As for flavor, Hollywood says "You can play with lemon curd, you can use meringue in there, sponge, and then top it with more lemon cream onto the top," but really, you can play with whatever ingredients you like. He doesn't mention this, but if you really don't feel like baking, you can even make a trifle with store-bought cake to save yourself some trouble.

Prue Leith's fruitcake will win over the skeptics

Fruitcake is perhaps one of Christmas's least-loved traditions. While there are still plenty of fruitcake fans out there, not everyone is crazy about the classic dense, dark loaf packed to the gills with multicolored mystery fruit. Prue Leith of "Great British Baking Show" fame is not a fruitcake hater, however. "I like all kinds of fruitcake," she admits to Tasting Table. "I like the really solid kind, which would probably be the stodgiest." She's also a big fan of an Italian confection called panforte, which is sort of like fruitcake without the cake.

Although she loves the traditional Christmas cake that so many people detest, she also makes a lightened-up version that she's hopeful might convert some fruitcake skeptics. According to Leith, "It's an ordinary cake recipe with lots of fruit in it, dried fruit, but I make it with all white or light dried fruits — sultanas rather than raisins, and pineapple, and apricot." She says that "The light-colored fruit tends to be a bit more acidic and less sweet, and that makes it delicious for fruitcake haters." However, this recipe can't accomplish miracles — if you're baking for people who just don't like dried fruit, no fruitcake will make them see the light.

Or maybe you'd like to try Prue Lieth's Yule log

If you're swearing off fruitcake or perhaps want to make something a little bit easier (yet still impressive), Prue Leith offers several Christmastime baking tips to Tasting Table. "To make a proper Christmas cake, it takes ages — lots of fruit, you need marzipan and decoration and icing, and it's a whole performance,"  she insists. A Yule log, on the other hand, is relatively simple. You just need to make (or even buy) a chocolate sponge cake in a thin sheet, spread whipped cream on it, and roll it into a log. She frosts hers with chocolate buttercream frosting that she roughs up with a fork to simulate tree bark. Then, for the final touches, "Stick a piece of holly in the top, or any Christmas decoration — it could be fake if you like — and shake some icing sugar all over it, and it'll look like a Christmas log.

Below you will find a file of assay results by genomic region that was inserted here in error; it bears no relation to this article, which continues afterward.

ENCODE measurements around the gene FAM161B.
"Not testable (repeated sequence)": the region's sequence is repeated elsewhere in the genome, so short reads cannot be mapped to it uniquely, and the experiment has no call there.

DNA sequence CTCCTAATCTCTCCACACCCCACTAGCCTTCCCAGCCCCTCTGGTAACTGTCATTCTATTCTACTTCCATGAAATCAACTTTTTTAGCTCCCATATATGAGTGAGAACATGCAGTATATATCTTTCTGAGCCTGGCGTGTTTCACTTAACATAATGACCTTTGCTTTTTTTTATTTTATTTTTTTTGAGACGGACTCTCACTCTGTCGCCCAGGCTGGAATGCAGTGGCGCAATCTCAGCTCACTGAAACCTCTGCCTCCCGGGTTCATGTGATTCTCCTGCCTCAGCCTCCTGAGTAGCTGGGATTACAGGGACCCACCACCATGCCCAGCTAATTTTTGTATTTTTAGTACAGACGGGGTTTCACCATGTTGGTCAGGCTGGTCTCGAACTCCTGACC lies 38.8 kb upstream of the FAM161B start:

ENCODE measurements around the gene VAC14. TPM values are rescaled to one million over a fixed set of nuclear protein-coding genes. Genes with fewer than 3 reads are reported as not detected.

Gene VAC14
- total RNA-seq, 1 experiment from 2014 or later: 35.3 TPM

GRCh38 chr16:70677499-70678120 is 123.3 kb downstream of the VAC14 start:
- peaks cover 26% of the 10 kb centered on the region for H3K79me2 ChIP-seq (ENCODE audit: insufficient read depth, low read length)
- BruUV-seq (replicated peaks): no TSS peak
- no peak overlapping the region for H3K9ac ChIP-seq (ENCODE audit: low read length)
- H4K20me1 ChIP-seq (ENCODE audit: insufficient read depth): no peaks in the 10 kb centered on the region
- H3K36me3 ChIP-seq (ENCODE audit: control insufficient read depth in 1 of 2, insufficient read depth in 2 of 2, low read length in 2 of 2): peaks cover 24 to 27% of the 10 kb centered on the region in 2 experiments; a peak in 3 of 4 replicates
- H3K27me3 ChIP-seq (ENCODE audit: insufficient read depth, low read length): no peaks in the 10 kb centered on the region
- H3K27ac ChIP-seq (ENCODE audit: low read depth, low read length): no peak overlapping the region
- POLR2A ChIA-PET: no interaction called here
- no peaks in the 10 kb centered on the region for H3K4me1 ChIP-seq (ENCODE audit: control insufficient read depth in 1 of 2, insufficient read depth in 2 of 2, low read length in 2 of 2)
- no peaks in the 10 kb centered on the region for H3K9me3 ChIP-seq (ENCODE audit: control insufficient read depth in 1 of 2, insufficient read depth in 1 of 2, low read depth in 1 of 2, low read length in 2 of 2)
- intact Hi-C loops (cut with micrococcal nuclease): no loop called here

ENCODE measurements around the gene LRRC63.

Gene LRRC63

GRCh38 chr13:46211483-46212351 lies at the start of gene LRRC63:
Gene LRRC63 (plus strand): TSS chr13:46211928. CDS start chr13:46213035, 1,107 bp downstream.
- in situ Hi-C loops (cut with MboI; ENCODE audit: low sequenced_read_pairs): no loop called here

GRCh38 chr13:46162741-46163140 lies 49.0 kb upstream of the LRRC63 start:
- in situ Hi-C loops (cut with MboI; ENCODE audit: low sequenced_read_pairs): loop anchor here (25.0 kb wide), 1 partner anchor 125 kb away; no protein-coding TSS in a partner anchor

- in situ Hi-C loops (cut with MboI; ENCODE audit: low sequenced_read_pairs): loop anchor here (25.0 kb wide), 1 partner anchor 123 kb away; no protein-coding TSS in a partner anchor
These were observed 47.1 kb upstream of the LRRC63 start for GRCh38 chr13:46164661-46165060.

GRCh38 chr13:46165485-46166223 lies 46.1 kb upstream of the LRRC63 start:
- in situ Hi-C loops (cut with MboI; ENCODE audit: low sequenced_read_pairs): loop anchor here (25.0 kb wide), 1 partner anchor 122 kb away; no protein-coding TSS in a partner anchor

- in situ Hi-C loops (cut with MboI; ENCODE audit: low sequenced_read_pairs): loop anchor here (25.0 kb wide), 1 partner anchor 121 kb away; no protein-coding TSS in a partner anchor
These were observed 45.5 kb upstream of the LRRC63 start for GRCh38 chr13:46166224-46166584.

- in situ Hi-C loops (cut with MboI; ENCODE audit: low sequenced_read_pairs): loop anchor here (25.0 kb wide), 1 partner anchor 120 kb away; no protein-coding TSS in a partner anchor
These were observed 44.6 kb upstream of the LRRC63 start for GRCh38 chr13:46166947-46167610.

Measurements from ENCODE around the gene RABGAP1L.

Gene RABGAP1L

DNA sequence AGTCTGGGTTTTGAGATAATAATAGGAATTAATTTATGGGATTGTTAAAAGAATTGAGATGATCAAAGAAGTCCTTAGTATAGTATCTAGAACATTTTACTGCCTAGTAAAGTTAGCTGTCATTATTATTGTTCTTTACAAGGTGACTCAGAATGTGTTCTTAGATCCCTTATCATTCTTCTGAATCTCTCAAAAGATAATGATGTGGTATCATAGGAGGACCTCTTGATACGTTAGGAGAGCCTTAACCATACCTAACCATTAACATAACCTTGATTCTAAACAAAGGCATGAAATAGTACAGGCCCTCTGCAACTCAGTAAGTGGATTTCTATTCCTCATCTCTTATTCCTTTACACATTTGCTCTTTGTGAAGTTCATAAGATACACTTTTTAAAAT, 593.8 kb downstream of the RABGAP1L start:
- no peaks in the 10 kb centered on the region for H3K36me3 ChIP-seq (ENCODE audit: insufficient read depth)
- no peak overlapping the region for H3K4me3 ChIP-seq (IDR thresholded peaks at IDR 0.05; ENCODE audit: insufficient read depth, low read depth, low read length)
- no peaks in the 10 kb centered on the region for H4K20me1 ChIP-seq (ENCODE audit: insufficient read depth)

If you'd like to mix it up, you can forego the chocolate cake and make a white bûche de Noël (which is Yule log in French). This version uses white sponge cake, white chocolate ganache, and cute mushroom-shaped chocolate cookies.

If you're a beginner, Jet Tila says to spatchcock your turkey

Just like Emeril Lagasse, Jet Tila thinks turkey comes out better if you don't simply roast it whole. If you're feeling ambitious, you can try his idea for a Turkey Ballotine, which is a whole, deboned turkey rolled up with stuffing and roasted. If, however, your butchery skills aren't up to that task, he offers Tasting Table a great tip for turkey novices too: "I believe that your first few turkeys should be spatchcock turkeys. [You] should be cutting the backbone out and flattening them."

Spatchcocking improves the turkey-cooking experience in several ways. For one, it evens out the cooking times between the breast and the legs. "When you spatchcock a turkey, as it sits flat in the roasting pan, the thighs are on the outside and the breast is in the middle," he says. "You're also kind of guaranteeing you're going to have a moist thigh and a moist breast."

In addition to ensuring nicely-cooked white and dark meat, spatchcocking will also save you time in the kitchen. According to Tila, you won't have to wake up at the crack of dawn to get the turkey ready for your holiday dinner. "Spatchcocking a turkey makes a 12- to 20-pound turkey cook in three to four hours."

Jacques Torres warns you not to confuse hot chocolate and hot cocoa

Renowned pastry chef, chocolatier, and "Nailed It" judge Jacques Torres takes his hot chocolate very seriously, and he thinks many people are doing it wrong — or at least not making it as tasty as it can be. "The first thing is most people don't understand that hot cocoa is not hot chocolate, and hot chocolate is not hot cocoa," he tells Tasting Table. Cocoa is just the solids from ground cacao nibs, while chocolate contains cocoa butter. In Torres' opinion, "Hot cocoa is not as good as hot chocolate or hot nib chocolate." He would much prefer that you melt real chocolate into milk rather than using cocoa powder.